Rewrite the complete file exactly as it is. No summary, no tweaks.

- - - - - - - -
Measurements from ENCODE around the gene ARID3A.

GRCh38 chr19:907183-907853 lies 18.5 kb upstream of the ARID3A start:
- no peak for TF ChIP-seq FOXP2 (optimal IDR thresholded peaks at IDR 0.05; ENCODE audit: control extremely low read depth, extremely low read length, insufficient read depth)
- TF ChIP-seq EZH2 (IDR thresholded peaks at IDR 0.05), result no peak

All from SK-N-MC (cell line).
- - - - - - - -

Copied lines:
Measurements from ENCODE around the gene ARID3A.

GRCh38 chr19:907183-907853 lies 18.5 kb upstream of the ARID3A start:
- no peak for TF ChIP-seq FOXP2 (optimal IDR thresholded peaks at IDR 0.05; ENCODE audit: control extremely low read depth, extremely low read length, insufficient read depth)
- TF ChIP-seq EZH2 (IDR thresholded peaks at IDR 0.05), result no peak

All from SK-N-MC (cell line).